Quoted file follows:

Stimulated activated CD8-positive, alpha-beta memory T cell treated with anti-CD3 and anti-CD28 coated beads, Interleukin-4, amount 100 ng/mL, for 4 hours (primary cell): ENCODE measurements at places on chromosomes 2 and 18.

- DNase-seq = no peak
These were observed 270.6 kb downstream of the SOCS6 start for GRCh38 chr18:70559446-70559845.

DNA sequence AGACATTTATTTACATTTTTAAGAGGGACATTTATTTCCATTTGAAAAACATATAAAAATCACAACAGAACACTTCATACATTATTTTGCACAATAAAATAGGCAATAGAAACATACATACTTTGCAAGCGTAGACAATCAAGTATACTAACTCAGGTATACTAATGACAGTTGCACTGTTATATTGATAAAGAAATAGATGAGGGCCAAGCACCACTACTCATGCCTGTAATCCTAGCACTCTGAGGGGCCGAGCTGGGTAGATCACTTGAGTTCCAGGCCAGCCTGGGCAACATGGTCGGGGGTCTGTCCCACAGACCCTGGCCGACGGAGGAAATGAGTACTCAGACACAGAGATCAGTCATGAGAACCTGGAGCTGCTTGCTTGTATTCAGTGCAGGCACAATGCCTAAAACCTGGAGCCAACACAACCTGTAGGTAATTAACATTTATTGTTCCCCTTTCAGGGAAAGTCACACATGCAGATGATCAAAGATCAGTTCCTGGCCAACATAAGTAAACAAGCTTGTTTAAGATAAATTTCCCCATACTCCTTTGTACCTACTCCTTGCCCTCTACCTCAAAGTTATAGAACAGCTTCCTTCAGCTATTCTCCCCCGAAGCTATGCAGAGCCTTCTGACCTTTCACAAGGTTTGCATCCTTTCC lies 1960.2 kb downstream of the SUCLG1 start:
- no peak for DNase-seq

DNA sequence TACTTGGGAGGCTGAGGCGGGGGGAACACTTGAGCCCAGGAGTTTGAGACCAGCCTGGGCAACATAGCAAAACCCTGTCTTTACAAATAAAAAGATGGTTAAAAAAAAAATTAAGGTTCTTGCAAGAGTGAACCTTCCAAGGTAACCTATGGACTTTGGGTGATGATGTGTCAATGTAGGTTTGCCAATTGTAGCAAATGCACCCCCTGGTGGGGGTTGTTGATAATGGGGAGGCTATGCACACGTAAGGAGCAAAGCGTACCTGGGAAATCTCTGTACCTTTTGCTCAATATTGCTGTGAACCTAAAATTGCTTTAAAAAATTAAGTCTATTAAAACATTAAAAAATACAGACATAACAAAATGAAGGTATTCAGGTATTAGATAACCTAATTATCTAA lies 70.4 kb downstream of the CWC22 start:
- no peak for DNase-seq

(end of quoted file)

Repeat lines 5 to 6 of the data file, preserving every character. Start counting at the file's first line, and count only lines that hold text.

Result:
- no peak for DNase-seq

DNA sequence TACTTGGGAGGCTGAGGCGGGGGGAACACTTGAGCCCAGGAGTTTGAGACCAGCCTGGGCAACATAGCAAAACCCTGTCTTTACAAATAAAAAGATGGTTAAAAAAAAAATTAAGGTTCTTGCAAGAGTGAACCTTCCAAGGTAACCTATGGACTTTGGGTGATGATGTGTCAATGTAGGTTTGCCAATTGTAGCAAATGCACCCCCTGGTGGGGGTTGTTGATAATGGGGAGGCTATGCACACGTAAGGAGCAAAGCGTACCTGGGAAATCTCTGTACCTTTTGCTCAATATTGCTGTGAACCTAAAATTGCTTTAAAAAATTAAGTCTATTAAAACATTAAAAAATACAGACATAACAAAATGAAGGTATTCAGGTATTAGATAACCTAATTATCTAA lies 70.4 kb downstream of the CWC22 start: